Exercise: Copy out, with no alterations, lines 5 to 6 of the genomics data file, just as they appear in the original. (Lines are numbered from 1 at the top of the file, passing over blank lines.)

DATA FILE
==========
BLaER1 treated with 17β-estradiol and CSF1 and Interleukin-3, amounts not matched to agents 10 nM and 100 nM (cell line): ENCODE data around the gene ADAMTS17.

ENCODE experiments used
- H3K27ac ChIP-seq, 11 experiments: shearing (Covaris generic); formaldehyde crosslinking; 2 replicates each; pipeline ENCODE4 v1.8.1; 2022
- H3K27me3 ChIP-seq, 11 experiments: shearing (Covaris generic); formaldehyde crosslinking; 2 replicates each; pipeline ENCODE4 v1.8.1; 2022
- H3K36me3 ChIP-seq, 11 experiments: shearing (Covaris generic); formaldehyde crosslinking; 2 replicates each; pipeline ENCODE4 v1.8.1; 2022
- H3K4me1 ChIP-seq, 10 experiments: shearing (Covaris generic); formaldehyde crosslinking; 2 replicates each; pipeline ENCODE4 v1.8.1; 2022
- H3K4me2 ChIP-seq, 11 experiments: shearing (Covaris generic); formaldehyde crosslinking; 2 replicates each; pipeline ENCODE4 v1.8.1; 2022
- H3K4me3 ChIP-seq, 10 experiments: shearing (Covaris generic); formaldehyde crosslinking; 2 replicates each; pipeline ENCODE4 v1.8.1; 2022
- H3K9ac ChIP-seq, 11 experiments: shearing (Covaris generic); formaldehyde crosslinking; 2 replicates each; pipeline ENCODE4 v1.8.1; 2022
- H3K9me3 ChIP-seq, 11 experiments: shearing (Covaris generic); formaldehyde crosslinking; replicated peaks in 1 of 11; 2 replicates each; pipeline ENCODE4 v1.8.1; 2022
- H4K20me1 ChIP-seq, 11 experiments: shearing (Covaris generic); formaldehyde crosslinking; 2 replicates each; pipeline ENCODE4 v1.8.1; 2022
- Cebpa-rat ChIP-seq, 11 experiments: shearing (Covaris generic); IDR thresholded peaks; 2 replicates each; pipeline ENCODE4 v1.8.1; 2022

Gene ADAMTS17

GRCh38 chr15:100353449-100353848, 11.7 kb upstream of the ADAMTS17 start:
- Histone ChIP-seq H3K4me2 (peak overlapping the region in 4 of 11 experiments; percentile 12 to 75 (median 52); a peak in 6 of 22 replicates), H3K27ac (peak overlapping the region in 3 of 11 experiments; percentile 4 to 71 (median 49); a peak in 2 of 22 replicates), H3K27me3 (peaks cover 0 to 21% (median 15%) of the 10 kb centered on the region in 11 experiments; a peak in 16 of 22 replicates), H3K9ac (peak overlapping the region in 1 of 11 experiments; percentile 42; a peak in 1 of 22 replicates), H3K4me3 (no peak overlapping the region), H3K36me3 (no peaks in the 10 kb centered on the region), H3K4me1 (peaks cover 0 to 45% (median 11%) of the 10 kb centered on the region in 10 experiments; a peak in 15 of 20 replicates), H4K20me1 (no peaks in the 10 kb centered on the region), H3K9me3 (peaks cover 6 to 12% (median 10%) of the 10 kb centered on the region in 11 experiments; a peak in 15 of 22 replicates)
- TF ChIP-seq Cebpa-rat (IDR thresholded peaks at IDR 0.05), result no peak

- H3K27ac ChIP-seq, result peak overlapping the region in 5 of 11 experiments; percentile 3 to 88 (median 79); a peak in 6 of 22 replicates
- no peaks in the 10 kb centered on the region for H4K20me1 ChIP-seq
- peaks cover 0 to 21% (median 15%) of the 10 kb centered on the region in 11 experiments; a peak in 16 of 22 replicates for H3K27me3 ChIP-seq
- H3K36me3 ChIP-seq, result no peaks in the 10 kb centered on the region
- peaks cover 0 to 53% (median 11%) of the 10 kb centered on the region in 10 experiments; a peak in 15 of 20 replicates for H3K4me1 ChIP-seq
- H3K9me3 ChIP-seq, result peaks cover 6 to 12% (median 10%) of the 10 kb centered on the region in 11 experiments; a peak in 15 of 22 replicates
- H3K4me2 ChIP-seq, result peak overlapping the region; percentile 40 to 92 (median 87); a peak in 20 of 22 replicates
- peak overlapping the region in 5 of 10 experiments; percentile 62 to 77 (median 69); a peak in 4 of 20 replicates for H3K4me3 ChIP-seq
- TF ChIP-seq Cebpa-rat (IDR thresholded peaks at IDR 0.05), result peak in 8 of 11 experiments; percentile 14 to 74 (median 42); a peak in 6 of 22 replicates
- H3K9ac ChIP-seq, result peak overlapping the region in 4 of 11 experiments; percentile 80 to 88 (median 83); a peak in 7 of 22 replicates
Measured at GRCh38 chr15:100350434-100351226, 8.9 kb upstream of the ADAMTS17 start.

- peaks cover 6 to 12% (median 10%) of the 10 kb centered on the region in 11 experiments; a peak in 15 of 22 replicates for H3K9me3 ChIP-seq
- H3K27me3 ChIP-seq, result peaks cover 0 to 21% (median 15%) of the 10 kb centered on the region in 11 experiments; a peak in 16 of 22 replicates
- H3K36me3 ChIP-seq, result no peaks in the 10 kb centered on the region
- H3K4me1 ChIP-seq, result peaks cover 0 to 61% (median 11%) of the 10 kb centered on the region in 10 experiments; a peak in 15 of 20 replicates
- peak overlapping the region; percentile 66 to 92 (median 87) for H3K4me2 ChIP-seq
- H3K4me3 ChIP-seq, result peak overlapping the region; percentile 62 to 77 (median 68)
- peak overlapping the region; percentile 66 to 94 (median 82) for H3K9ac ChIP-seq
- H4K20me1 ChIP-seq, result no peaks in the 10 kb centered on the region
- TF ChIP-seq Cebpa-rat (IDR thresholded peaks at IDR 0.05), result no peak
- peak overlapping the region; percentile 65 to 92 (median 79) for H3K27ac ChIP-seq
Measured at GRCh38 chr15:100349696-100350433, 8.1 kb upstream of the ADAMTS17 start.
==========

- H3K36me3 ChIP-seq, 11 experiments: shearing (Covaris generic); formaldehyde crosslinking; 2 replicates each; pipeline ENCODE4 v1.8.1; 2022
- H3K4me1 ChIP-seq, 10 experiments: shearing (Covaris generic); formaldehyde crosslinking; 2 replicates each; pipeline ENCODE4 v1.8.1; 2022